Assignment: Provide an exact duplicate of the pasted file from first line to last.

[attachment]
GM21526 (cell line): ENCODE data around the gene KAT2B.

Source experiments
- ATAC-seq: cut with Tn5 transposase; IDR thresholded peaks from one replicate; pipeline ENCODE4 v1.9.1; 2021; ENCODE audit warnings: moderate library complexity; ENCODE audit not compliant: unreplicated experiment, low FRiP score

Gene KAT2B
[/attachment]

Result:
GM21526 (cell line): ENCODE data around the gene KAT2B.

Source experiments
- ATAC-seq: cut with Tn5 transposase; IDR thresholded peaks from one replicate; pipeline ENCODE4 v1.9.1; 2021; ENCODE audit warnings: moderate library complexity; ENCODE audit not compliant: unreplicated experiment, low FRiP score

Gene KAT2B